The impossible trend: look like Barbie

// 18 April 2012

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This is a guest post by Elin Weiss & Hennie Weiss

1964-1965 Barbie doll with ponytail

First recorded as popular in Japan, a new trend for young girls all over the world is hitting youtube: to look like a Barbie doll.

The trend consists of applying makeup, doing one’s hair, and dress in ways as to resemble a Barbie doll. Young girls and women are posting videos of themselves on youtube in which they give advice on how to apply makeup and how to do their hair in order to look like Barbie dolls. This trend has apparently taken off and is becoming quite popular with certain girls being seen as the ‘better Barbie’ or more ‘popular Barbie’.

There are also websites dedicated to teaching girls how to look like Barbie and tips on how to take care of one’s body and hair in order to look more like the plastic doll. When searching the Internet it is easy for girls to find tutorials on how to master the look of Barbie and how to create ‘Barbie hair’ and how to achieve a ‘Barbie face’.

It is troubling that young girls aspire to look like Barbie dolls. First off, we all know how much criticism the Barbie dolls have received for their anatomically incorrect and impossibly super slim bodies. Secondly, Barbie has also received criticism for promoting unhealthy body ideals and influencing young girls into believing that the Barbie body is common and attainable and more attractive than their own. This is a troubling thought since, according to a news article in the Huff Post, Barbie’s height (if she was a living woman) would be 5’9″ tall, with and bust of 39″, a waist that is 33″, while she would wear a size 3 in shoes. Barbie would then weigh 110 lbs with a BMI of 16.24, which lands her in the BMI range of anorexic. Due to her anatomically incorrect body Barbie would have to walk on all fours. The same news article also stated that: “Slumber Party Barbie was introduced in 1965 and came with a bathroom scale permanently set at 110 lbs with a book entitled “How to Lose Weight” with directions inside stating simply ‘Don’t eat'”.

One might think that young girls understand that Barbie’s looks are unattainable and unrealistic, but do they really? This is not always the case. Some girls grow up to idolise Barbie to the point where they try to emulate her looks completely. Three real life examples are UK women Sarah Burge and Charlotte Hothman, as well as American Cindy Jackson. Burge had more than 100 cosmetic surgeries in order to look like a human Barbie doll. Hothman has spent over £10,000, while Jackson spent more than $100,000 on cosmetic surgery. All three women stated that their obsession with the Barbie doll started when they were young girls, and that they have always wanted to look just like Barbie.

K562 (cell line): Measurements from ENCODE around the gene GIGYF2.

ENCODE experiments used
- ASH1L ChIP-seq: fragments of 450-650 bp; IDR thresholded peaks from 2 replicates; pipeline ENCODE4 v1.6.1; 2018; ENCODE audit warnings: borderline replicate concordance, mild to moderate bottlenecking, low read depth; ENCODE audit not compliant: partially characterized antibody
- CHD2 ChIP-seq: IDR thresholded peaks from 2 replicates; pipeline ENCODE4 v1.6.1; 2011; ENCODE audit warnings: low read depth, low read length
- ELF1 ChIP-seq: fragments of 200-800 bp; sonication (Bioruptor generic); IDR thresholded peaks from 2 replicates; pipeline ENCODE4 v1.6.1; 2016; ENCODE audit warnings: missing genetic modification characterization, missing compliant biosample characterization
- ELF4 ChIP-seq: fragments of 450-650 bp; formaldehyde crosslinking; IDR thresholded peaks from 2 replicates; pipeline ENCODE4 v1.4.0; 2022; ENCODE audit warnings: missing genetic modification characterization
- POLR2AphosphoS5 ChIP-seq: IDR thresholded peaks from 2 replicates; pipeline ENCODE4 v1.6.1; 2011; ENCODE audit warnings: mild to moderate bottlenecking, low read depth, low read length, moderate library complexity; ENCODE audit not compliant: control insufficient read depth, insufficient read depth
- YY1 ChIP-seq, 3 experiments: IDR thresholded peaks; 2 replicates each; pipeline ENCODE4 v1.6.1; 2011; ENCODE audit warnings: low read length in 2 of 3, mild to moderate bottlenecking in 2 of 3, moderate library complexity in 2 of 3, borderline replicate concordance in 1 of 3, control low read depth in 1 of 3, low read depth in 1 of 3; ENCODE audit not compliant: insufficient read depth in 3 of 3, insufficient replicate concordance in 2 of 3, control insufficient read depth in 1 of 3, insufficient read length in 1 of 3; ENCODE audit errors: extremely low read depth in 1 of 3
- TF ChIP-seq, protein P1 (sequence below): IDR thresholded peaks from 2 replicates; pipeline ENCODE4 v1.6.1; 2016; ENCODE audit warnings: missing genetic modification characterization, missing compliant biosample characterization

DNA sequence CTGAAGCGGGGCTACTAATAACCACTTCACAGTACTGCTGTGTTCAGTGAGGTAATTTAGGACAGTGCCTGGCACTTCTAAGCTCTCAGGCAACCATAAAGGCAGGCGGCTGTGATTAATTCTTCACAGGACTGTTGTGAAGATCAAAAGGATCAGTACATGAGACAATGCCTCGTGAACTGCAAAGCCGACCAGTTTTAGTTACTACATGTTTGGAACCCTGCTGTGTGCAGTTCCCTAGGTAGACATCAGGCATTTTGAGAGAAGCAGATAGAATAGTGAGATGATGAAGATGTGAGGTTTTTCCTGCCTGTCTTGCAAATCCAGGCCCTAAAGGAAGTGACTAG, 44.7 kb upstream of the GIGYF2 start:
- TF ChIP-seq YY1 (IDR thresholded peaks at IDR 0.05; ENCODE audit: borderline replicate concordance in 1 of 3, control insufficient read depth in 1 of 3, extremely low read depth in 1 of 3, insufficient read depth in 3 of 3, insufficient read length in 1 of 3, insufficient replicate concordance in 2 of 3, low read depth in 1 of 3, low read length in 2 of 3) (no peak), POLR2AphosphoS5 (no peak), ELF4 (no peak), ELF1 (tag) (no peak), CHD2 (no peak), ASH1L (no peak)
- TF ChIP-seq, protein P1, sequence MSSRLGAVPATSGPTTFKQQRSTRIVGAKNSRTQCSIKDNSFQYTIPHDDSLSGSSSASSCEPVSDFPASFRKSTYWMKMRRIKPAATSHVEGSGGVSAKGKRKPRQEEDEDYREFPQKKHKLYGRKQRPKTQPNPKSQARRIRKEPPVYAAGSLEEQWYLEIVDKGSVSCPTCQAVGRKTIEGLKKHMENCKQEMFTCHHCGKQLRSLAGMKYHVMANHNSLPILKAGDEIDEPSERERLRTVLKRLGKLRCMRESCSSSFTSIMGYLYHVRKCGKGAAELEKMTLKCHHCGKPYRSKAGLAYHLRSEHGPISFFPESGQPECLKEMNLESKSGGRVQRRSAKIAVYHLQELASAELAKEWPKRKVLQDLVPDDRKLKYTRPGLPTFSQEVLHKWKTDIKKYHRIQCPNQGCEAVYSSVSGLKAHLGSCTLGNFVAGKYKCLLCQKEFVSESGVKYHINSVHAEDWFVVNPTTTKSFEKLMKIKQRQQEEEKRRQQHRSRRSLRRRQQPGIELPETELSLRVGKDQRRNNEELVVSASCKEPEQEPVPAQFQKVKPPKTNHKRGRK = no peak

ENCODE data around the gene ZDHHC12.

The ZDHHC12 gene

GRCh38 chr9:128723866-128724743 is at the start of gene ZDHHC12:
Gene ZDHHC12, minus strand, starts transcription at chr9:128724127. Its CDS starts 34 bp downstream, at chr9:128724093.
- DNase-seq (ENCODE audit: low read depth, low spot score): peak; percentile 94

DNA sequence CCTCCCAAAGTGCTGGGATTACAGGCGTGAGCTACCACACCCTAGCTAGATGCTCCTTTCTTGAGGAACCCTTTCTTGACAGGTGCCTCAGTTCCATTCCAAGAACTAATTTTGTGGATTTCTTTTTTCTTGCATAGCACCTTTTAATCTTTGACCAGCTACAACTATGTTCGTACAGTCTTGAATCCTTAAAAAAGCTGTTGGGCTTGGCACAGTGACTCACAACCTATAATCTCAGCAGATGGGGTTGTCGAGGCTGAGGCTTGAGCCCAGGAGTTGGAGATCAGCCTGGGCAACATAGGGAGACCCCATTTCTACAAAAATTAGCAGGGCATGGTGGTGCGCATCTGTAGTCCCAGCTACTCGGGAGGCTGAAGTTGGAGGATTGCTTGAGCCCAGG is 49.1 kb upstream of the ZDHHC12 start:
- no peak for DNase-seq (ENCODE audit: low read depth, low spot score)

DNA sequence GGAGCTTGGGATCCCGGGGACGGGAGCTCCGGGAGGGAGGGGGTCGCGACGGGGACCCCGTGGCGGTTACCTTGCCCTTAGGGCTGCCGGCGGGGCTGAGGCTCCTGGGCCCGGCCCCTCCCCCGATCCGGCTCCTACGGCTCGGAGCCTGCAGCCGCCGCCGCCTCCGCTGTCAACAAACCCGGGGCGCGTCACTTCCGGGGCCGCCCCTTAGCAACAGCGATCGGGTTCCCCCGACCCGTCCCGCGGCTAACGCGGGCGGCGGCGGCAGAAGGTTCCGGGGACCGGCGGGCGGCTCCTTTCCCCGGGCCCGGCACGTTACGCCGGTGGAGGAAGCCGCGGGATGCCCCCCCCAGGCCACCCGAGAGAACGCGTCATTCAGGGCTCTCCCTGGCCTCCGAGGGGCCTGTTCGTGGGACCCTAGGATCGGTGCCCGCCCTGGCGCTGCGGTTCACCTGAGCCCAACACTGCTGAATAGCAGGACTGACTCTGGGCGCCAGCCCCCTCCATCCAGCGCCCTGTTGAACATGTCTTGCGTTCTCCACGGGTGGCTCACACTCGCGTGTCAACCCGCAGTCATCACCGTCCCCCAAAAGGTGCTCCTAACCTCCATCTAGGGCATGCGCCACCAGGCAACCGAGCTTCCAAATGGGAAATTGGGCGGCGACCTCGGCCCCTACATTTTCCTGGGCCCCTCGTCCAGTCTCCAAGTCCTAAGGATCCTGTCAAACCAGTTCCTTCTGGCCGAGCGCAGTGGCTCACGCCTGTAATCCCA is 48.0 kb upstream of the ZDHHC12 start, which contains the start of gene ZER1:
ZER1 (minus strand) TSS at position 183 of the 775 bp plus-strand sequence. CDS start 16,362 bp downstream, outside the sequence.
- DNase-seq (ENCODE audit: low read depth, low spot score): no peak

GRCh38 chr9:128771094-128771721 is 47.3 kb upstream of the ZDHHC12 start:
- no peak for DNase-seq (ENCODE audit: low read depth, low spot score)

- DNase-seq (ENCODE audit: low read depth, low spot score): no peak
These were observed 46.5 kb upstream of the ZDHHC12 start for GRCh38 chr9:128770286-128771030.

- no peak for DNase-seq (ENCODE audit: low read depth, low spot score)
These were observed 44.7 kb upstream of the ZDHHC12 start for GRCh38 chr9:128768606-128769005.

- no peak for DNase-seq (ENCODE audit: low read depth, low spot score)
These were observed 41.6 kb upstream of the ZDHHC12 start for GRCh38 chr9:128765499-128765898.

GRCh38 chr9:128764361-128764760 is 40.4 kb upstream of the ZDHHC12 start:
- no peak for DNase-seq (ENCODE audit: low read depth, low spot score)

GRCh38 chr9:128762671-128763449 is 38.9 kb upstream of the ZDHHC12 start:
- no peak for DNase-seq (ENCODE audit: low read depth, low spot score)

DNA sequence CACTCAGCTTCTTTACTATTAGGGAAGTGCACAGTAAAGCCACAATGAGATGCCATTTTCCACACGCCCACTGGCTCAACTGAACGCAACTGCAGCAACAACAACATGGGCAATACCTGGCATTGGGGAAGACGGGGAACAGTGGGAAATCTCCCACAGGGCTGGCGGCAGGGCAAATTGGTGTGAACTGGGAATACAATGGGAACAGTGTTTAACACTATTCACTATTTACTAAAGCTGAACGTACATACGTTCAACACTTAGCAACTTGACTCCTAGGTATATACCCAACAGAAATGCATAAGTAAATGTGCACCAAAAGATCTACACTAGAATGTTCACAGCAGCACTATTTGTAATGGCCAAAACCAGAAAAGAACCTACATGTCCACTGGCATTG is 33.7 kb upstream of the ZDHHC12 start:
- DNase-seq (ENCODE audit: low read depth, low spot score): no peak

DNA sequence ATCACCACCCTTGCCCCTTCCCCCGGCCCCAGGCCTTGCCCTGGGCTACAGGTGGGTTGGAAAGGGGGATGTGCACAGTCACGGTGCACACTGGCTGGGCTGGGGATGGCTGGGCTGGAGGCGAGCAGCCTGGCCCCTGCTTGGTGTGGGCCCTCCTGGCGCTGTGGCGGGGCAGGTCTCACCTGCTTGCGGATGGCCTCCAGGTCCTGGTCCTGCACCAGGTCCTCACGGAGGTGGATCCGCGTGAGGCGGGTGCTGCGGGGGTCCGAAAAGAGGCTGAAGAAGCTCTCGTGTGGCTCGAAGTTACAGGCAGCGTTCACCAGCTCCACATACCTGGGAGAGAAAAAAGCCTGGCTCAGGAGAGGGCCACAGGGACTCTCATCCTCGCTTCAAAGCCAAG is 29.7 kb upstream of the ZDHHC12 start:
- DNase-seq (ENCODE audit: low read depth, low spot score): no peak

It is quite disturbing that this trend has surfaced among very young girls. It appears as if the obsession with appearance in young girls is getting more and more severe, especially now when some girls are attempting to attain a specific body weight and size that is constructed for nonhuman objects. It does seem as if the obsession with a certain appearance is indeed reaching younger and younger girls. It is important to care for one’s health but an excessive fixation with one’s appearance does seem unhealthy in regards to the expectations placed on these young girls. Since no person is perfect (and what is perfection anyway?) this type of fixation with beauty can probably only lead to unhappiness and body dissatisfaction in the long run.

There is tremendous diversity in terms of body size, shape, height, and overall appearance among women. Some women are naturally very slim, some are very curvy, some have large breasts, some have smaller breasts, some are short and some are tall. In short, there is no limit to the ways that women look. What the Barbie ideal is perpetuating, however, is one type of body, one that is anatomically impossible, and one that is anorexic. Idealising the body of Barbie also trivialises and glorifies the eating disorder anorexia, a disorder that millions of girls and women suffer from, and that many also die from.

It seems that the obsession with appearance and a certain type of beauty has gone so far as to now include the fixation with impossible to reach and inhuman beauty. Now more so than ever, young girls are on diets and are very unhappy about their body size and appearance. Many of these young girls are being taught that appearance and beauty is more important than any other characteristic or trait.

We find it inappropriate that young girls are being displayed this way on youtube (even if they post these videos themselves) and we do believe that this new trend is damaging to young girls’ self-esteem and body image since it promotes a distorted idealisation of the female body while perpetuating the notion that one’s body is never good enough. Young girls should not be compared to dolls. Seeing the above facts make it even more disturbing that Barbie serves as the perfect ideal when it comes to girls and women’s appearance.